Other notable moments came care of DJ Snake, who brought out Tchami, Malaa, and Mercer to debut their new collaboration, “Let’s Get Ill;” Axwell Λ Ingrosso, who opened their set with a captivating new track ID; Tiësto, who invited out his new fiancé, model Annika Backes, to the stage; and Steve Aoki, who assembled Daddy Yankee, Elvis Crespo, and Play-N-Skillz for a live performance of their recent release, “Azukita.”

For those who can’t count themselves lucky enough to have witnessed the live weekend spectacle, DA has compiled a comprehensive list of streams from UMF 2018 to relive the festival’s most magical moments.


DAY ONE

Armin van BuurenMain Stage

Armin van Buuren, ASOT Stage

DJ SnakeMain Stage

HardwellMain Stage

Steve AokiMain Stage

Oliver HeldensMain Stage

Axwell ^ IngrossoMain Stage

NGHTMRE & Slander present Gud VibrationsWorldwide Stage

QuintinoUMF Radio

Pete TongArcadia Spider

KungsMain Stage

SlushiiWorldwide Stage

Carl CoxCarl Cox Megastructure

Hot Since 82Arcadia Spider

BlasterjaxxUMF Radio

REZZUltra Worldwide

Virtual SelfLive Stage


DAY TWO

AfrojackMain Stage

Alan WalkerMain Stage

The ChainsmokersMain Stage

TiestoMain Stage

Tchami & Malaa present No RedemptionLive Stage

San HoloLive Stage

MarshmelloMain Stage

JauzMain Stage

Benny BenassiUltra Worldwide

Jamie JonesCarl Cox Megastructure

Carl CoxCarl Cox Megastructure

Dubfire b2b Nicole Moudaber b2b Paco OsunaCarl Cox Megastructure

Cheat CodesMain Stage

Danny TenagliaArcadia Spider


DAY THREE

Swedish House MafiaMain Stage

Above & Beyond

Eric Prydz

What So NotUltra Worldwide

David GuettaMain Stage

GhastlyUltra Worldwide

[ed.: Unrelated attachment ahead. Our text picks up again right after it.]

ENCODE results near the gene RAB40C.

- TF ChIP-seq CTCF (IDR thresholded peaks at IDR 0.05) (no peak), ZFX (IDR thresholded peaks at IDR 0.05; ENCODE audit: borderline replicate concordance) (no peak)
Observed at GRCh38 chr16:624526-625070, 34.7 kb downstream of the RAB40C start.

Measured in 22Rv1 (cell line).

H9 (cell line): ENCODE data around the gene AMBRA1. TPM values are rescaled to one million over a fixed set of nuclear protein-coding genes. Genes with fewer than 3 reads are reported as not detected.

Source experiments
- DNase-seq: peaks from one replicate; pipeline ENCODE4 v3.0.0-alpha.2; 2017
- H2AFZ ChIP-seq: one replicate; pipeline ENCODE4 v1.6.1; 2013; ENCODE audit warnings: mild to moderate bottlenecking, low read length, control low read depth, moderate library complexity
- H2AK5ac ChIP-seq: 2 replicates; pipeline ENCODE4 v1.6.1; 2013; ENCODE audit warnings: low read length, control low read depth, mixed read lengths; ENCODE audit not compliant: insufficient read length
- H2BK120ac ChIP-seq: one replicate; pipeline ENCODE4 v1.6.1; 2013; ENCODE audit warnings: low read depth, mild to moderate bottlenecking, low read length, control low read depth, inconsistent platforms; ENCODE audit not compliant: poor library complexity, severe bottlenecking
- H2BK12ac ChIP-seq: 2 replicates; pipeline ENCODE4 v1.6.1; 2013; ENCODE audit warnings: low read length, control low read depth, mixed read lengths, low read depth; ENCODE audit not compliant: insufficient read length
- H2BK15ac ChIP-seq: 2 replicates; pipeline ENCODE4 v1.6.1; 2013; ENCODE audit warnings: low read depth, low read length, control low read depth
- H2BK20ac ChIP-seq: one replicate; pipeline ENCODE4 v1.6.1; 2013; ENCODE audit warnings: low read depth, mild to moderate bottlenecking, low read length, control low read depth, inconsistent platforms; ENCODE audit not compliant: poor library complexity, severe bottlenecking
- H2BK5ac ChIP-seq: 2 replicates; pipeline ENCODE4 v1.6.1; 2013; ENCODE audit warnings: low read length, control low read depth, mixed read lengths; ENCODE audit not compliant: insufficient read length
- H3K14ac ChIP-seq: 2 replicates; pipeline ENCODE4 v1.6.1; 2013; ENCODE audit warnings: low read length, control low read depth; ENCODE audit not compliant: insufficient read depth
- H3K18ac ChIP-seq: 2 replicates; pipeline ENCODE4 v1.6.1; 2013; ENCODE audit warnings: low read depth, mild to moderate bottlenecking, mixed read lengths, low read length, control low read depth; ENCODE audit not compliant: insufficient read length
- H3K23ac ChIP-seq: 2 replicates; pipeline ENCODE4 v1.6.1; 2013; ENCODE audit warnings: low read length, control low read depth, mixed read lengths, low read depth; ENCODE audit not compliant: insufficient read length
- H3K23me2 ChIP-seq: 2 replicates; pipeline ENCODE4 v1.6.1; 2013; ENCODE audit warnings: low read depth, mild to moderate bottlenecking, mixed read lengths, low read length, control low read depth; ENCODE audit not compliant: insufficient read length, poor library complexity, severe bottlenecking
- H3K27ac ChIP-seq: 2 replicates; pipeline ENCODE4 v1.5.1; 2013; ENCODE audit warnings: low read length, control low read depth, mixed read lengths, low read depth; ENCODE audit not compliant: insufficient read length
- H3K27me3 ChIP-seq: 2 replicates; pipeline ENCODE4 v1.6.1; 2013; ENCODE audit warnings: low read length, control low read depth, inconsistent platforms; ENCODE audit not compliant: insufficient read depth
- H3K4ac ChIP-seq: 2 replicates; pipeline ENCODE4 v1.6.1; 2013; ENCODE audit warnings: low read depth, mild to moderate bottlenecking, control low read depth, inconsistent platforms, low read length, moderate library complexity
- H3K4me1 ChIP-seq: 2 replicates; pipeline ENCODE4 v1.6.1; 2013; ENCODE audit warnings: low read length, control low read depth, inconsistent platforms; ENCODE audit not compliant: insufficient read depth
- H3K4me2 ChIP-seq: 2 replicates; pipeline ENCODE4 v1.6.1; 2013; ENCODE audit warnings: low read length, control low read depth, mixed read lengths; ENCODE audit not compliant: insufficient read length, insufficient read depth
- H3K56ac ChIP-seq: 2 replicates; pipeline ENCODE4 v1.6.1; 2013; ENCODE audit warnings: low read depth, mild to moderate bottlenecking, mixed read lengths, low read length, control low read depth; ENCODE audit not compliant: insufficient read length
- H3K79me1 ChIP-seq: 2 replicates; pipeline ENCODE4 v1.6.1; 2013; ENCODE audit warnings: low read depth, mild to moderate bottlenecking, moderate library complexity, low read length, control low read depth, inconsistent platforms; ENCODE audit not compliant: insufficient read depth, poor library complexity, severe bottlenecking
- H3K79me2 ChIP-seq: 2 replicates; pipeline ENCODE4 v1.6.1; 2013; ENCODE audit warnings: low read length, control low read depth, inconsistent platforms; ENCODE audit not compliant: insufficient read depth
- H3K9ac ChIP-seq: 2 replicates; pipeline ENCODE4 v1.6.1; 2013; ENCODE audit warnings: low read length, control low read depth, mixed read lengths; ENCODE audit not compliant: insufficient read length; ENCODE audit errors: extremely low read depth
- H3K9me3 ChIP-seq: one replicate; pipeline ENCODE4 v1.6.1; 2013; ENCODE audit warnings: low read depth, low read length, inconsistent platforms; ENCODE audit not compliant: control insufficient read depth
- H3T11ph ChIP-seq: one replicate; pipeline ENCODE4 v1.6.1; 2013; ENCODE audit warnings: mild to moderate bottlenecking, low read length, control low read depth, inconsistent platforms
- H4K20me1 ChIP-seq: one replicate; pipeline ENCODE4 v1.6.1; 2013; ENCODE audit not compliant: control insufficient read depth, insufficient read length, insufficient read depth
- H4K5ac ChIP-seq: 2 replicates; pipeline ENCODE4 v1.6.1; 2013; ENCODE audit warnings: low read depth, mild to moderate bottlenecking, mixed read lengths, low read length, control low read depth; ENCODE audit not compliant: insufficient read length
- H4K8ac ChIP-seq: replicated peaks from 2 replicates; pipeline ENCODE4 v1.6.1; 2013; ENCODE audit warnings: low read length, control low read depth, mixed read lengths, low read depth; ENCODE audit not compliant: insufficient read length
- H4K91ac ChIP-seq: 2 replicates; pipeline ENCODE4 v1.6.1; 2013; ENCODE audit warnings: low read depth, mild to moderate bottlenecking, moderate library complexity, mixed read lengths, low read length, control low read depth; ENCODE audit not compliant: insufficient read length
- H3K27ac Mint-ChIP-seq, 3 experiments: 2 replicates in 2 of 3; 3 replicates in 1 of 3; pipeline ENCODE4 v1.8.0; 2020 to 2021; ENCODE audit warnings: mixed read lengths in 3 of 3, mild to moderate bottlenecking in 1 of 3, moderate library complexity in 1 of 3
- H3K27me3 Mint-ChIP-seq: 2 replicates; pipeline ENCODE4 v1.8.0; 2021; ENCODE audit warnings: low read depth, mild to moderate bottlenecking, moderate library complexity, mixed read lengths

Andrew RayelA State of Trance

Paul OakenfoldA State of Trance

Gabriel & DresdenA State of Trance

FlosstradamusUltra Worldwide

Julian JordanUMF Radio

Pan Pot

Sick Indviduals

Quix b2b WukiUMF Radio

Benny BenassiUltra Worldwide

Keys n KratesLive Stage

Valentino KhanUMF Radio

OokayLive Stage

Cedric GervaisUltra Worldwide

Salvatore GanacciUltra Worldwide

MatadorArcadia Spider

Manila KillaUMF Radio

Frank WalkerUltra Worldwide

Photo credit: aLIVE Coverage

Ultra Miami announces 2019 dates, return to Bayfront Park

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Photo credit: aLIVE Coverage.

Despite mounting resistance to Ultra Music Festival‘s beloved location by downtown residents, the powerhouse organizing body behind UMF has secured its return to Miami’s Bayfront Park, March 29–31, 2019. The announcement, along with official dates, came via the festival guides handed out to attendees of the 2018 event.

Given the past petition attempt to boot the dance music festival from the heart of downtown Miami — a feature which is perhaps UMF’s biggest draw — their 2019 return to Bayfront Park is a major win for Ultra Miami. Ultimately, the City of Miami, who met late last year, ruled in favor of keeping the event at it’s home on the basis that UMF brings $79 million in commerce to South Florida. This past Friday, Ultra even hosted city commissioner, Ken Russell, to show just how much of an asset the festival is to Miami. Too big to fail, may be the correct term of phrase to use for Ultra.

Photo credit: Rukes

Ultra Music Festival acquires Winter Music Conference

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Ultra-Music-Festival-2018